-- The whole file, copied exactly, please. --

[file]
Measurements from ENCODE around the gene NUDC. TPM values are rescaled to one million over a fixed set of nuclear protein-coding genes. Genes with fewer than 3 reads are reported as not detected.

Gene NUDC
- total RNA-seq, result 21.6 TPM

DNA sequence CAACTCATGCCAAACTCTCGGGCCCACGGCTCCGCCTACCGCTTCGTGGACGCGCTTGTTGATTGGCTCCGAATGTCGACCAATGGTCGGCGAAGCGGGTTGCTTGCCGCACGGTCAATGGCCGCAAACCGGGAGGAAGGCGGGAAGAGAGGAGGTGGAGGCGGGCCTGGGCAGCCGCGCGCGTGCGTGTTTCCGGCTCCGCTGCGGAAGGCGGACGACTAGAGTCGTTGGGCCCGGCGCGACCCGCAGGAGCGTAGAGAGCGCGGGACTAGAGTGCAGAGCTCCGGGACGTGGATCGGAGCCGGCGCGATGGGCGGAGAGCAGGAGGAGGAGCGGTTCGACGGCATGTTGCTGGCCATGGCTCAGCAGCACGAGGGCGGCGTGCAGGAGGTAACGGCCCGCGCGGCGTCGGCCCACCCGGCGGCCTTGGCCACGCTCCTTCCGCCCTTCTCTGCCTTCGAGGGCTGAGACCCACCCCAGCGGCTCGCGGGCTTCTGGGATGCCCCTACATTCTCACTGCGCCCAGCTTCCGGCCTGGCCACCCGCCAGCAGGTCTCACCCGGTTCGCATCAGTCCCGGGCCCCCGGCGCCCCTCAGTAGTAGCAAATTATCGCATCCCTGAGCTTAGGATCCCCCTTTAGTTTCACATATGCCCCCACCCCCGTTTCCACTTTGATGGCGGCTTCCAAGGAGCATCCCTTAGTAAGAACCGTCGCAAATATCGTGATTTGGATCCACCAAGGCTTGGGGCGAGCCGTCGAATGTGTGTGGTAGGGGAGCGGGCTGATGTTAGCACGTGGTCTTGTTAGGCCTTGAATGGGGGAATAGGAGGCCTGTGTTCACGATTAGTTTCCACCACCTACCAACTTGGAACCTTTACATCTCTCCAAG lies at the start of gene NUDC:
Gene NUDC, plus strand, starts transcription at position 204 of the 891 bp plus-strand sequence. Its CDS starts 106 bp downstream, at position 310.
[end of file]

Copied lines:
Measurements from ENCODE around the gene NUDC. TPM values are rescaled to one million over a fixed set of nuclear protein-coding genes. Genes with fewer than 3 reads are reported as not detected.

Gene NUDC
- total RNA-seq, result 21.6 TPM

DNA sequence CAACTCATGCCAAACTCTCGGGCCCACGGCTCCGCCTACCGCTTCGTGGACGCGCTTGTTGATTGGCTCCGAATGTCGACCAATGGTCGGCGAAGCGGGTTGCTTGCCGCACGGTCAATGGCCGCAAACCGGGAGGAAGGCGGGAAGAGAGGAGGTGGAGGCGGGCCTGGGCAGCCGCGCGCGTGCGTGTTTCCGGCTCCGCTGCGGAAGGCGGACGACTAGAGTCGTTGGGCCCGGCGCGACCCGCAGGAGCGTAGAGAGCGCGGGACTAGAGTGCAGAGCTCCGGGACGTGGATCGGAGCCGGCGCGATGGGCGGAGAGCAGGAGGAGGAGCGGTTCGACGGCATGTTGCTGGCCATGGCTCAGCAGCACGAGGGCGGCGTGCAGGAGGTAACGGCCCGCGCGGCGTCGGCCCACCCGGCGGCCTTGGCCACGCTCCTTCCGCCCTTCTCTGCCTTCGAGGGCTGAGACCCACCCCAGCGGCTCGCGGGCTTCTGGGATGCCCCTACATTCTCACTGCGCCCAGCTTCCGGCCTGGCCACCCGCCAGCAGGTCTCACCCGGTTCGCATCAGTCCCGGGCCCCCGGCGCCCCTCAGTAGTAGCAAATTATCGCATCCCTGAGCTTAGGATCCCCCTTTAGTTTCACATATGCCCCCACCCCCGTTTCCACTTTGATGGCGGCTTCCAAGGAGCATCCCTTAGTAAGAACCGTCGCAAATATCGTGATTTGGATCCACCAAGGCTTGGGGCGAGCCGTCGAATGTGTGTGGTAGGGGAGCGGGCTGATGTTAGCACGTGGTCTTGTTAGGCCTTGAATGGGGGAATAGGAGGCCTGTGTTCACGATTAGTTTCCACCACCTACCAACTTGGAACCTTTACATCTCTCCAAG lies at the start of gene NUDC:
Gene NUDC, plus strand, starts transcription at position 204 of the 891 bp plus-strand sequence. Its CDS starts 106 bp downstream, at position 310.